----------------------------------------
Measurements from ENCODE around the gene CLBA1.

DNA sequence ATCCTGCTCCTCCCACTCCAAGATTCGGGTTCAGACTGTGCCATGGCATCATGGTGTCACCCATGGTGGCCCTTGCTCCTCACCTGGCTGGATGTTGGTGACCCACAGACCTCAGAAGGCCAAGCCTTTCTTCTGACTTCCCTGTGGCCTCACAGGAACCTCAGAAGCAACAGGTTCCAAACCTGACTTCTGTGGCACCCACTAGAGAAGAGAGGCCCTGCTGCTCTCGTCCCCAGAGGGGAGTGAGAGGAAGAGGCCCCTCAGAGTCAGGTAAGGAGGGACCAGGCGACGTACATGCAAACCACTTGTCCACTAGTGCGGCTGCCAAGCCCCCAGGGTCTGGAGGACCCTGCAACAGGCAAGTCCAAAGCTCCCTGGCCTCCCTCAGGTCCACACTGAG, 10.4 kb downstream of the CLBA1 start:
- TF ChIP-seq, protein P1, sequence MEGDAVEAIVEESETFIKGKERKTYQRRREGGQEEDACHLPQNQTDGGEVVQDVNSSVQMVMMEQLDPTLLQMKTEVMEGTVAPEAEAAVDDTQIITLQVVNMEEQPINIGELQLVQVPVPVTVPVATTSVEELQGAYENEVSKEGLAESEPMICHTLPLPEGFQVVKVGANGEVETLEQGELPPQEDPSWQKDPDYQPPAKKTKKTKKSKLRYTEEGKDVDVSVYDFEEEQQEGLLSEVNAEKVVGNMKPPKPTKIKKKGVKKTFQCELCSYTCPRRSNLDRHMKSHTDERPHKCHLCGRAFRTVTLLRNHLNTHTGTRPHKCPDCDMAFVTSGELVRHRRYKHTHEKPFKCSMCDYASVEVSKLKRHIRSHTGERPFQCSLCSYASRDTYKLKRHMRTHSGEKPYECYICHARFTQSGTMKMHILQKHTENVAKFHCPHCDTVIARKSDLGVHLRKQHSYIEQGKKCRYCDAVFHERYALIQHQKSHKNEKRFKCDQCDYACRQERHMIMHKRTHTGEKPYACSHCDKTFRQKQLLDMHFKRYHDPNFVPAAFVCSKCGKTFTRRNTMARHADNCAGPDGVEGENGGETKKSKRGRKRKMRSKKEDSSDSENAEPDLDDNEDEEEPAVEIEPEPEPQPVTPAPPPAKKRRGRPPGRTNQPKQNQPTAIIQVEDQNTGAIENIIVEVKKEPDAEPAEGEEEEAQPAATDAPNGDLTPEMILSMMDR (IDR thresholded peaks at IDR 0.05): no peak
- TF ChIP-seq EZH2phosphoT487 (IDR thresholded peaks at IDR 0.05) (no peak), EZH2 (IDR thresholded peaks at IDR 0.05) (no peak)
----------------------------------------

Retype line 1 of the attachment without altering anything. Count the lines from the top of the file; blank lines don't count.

Measurements from ENCODE around the gene CLBA1.